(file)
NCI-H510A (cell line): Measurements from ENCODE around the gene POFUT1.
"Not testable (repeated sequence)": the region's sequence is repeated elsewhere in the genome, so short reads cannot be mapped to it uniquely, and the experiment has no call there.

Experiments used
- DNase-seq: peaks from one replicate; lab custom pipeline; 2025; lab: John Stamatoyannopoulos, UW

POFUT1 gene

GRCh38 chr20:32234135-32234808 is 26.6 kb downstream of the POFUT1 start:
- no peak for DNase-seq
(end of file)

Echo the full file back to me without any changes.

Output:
NCI-H510A (cell line): Measurements from ENCODE around the gene POFUT1.
"Not testable (repeated sequence)": the region's sequence is repeated elsewhere in the genome, so short reads cannot be mapped to it uniquely, and the experiment has no call there.

Experiments used
- DNase-seq: peaks from one replicate; lab custom pipeline; 2025; lab: John Stamatoyannopoulos, UW

POFUT1 gene

GRCh38 chr20:32234135-32234808 is 26.6 kb downstream of the POFUT1 start:
- no peak for DNase-seq